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Historical research from China during the 2003 SARS outbreak (caused by a different coronavirus) found that patients with long-term exposure to air pollution were twice as likely to die from SARS.

While the study could not filter variables such as age, socioeconomic status, available health facilities and tobacco smoking a similar study from Fudan Universtiy in Shanghai arrived at the same finding. Essentially, an increase in particulate matter and nitrogen dioxide might be associated with increased mortality rates. The authors quote, “this adds new evidence for the detrimental effect of air pollution on the prognosis of SARS patients.”

More recent research (April 2020) out of the Harvard University T.H. Chan School of Public Health suggests a strong association between air pollution and Covid-19 deaths.  After analyzing more than 3,000 US counties, the study discovered small increases of particulate matter pollution associated with a 15 percent increase in the Covid-19 death rate.

A clearer, more robust theory backed by peer-reviewed scientific studies is air pollution makes people more susceptible to infection. Air pollution comes in several forms, including ozone and black carbon. For public health experts, the most concerning of these are fine particles (PM 2.5 or even lower). These tiny airborne particles can penetrate the lungs and enter the bloodstream, bringing with them toxic volatile organic compounds or metals.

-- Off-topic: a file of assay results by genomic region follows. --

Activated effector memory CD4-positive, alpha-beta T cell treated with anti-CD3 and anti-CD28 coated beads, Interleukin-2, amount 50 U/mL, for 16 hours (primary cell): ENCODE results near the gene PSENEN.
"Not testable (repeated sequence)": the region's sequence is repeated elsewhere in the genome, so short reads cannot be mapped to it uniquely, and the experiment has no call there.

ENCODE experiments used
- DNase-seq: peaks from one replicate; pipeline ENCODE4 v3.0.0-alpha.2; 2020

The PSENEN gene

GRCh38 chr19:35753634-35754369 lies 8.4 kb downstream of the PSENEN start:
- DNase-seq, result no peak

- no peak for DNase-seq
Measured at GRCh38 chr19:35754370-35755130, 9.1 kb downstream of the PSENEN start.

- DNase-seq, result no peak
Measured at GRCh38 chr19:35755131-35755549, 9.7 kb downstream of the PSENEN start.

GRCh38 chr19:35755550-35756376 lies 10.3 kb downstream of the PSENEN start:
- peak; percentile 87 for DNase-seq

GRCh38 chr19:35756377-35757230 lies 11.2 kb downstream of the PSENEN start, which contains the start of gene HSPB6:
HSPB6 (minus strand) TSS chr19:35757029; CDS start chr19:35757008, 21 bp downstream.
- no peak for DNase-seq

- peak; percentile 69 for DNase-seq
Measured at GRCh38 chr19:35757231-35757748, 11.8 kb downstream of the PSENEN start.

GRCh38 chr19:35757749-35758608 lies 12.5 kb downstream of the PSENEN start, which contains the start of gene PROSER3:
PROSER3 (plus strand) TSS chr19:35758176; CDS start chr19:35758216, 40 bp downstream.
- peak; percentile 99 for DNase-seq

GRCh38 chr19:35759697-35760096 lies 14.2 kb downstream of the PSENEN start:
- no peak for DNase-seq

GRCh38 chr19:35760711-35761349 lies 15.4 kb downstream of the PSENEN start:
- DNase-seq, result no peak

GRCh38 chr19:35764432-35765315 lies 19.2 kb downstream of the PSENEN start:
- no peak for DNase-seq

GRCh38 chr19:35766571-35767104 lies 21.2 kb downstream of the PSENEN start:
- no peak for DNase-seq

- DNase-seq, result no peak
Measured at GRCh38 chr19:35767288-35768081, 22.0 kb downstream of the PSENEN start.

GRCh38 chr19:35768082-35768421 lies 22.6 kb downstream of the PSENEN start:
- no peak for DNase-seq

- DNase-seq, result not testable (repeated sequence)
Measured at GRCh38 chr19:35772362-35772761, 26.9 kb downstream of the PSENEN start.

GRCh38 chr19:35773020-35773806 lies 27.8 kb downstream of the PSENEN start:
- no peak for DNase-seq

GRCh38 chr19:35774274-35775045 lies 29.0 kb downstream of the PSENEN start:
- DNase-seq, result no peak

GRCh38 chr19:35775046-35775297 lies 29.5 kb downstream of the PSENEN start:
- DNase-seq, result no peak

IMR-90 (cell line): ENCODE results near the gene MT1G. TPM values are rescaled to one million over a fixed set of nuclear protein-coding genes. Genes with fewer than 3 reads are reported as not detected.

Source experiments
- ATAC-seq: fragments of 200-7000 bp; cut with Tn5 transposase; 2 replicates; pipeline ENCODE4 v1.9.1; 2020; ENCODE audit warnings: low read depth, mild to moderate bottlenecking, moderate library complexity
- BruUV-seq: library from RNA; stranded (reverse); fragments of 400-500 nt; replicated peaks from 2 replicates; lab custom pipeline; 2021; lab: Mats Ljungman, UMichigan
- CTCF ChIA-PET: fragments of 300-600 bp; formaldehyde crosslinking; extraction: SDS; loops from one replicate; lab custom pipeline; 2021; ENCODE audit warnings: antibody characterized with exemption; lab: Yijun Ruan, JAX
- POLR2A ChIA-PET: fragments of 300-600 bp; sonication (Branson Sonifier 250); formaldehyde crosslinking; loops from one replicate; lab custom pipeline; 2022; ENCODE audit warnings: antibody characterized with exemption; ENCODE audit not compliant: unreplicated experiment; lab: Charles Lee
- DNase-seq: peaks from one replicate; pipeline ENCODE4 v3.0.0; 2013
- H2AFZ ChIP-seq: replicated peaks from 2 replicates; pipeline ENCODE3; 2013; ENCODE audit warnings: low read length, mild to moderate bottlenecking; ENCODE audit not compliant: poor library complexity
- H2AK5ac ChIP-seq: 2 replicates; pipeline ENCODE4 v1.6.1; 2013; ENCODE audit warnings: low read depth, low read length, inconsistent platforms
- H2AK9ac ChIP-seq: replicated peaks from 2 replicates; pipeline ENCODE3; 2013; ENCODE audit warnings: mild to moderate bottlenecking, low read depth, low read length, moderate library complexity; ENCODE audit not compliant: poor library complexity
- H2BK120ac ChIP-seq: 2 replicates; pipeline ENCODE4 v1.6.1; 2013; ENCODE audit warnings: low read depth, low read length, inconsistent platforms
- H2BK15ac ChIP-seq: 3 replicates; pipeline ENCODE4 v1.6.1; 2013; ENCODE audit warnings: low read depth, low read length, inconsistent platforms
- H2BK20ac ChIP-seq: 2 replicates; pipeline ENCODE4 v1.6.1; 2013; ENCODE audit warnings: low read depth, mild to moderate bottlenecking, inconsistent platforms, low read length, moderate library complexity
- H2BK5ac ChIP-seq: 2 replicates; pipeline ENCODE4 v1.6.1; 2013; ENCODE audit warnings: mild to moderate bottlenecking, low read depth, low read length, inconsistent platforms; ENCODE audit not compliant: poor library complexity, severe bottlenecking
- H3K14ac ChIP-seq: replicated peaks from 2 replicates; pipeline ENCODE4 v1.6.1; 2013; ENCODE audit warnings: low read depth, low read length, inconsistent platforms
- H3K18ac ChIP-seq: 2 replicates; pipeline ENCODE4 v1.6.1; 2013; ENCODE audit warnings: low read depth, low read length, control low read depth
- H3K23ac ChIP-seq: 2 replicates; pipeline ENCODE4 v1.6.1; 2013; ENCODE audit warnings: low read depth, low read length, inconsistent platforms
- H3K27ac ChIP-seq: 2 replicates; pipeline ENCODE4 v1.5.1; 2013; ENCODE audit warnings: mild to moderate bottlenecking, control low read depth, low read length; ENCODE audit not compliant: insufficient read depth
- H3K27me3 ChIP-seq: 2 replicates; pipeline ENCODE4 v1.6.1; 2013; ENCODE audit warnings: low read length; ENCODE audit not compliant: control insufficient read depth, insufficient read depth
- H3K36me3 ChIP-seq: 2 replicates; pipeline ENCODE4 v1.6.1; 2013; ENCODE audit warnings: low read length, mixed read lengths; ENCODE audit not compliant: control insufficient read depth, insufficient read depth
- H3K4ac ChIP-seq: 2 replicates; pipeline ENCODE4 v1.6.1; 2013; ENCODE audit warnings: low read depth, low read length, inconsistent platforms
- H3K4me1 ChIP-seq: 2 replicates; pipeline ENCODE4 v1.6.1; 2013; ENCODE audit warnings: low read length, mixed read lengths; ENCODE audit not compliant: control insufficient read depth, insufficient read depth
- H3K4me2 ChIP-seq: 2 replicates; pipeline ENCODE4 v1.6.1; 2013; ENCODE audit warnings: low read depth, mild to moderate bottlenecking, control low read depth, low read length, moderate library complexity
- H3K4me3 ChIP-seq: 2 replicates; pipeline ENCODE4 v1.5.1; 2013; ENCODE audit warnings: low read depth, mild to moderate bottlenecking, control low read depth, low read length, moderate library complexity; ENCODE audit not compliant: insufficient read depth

Our lungs are equipped to respond to anything inhaled coupled with the 10,000 liters of air an average adult breathes daily. The system starts with the nose as a filter, subsequently moving through airways designed to expel (via coughing) irritants. The lungs are lined with filaments that sweep particles out and liquid that absorbs gases. But these invaders can also cause an immune response that produces inflammation.

If a virus latches on to an already compromised system, organs can fail. Early research on Covid-19 suggests risk of hospitalization and time in intensive care units positively correlates to preexisting health conditions even more so than age. Chronic pollution exposure contributes to the burden of those conditions, and Covid-19 becomes a stressor that causes those systems to fail.

Physicians are still guessing at what Covid-19’s long-term effects will be. People who survive acute respiratory distress often see chronic lung impairment.

The COVID-19 lockdown has led to cleaner air, but will do little to address the issue of air pollution in the long run. World leaders are in an interesting position, poised to plot a different, cleaner future. Yet, distressingly enough, several governments are moving under the cover of COVID-19 to give some industries a break and weaken clean air standards.

Experts suggest the effects of decades of air pollution exposure won’t simply disappear.

The damage from air pollution can begin even before birth. Researchers have found “soot particles” in mothers’ placentas, suggesting particulate matter that the mother breathes may impact fetal development. Exposure to air pollutants has been linked to low birth weights and premature births. This has then been linked to decreased lung function while links between air pollution and childhood asthma deaths are well-established.

At, we fight air pollution by making air pollution visible. Our app receives data captured by our Oo sensor at a granular, street-by-street level. This data gives citizens the ability to make informed decisions on when to wear a face-mask, times of the day when pollution is worse, areas to avoid with small children, etc.  

US government scientists estimate that COVID-19 may kill between 100,000 and 240,000 Americans. The majority of the pre-existing conditions that increase the risk of death for COVID-19 are the same diseases that are worsened by long-term exposure to air pollution.

The coronavirus pandemic has made it clearer than ever that human and planetary health are interconnected. If we improve our air quality, we can save lives. We need to all breathe a little easier in the battle against Covid-19, as well as the next pandemic that might be just around the corner.